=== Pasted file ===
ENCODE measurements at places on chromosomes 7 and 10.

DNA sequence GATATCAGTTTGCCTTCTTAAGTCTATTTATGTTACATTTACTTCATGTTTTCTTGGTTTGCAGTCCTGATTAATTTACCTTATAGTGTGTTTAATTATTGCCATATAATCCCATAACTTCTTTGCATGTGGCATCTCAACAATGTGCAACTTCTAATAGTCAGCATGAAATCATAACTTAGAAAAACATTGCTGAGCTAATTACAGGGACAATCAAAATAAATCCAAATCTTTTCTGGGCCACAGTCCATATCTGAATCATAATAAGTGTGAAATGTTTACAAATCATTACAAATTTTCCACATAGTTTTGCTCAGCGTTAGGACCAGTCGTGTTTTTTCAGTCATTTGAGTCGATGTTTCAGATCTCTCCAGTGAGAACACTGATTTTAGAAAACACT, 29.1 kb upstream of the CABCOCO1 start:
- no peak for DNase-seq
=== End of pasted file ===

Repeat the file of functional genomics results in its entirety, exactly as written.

ENCODE measurements at places on chromosomes 7 and 10.

DNA sequence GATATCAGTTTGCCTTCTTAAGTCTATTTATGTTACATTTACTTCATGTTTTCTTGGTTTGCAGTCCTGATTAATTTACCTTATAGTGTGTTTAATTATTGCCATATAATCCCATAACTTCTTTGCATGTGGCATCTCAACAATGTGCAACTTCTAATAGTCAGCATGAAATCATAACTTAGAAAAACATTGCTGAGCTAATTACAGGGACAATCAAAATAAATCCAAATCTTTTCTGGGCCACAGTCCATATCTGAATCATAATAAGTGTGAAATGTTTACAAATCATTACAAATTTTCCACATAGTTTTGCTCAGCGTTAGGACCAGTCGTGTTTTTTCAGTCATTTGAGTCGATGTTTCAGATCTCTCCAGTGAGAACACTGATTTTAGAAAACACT, 29.1 kb upstream of the CABCOCO1 start:
- no peak for DNase-seq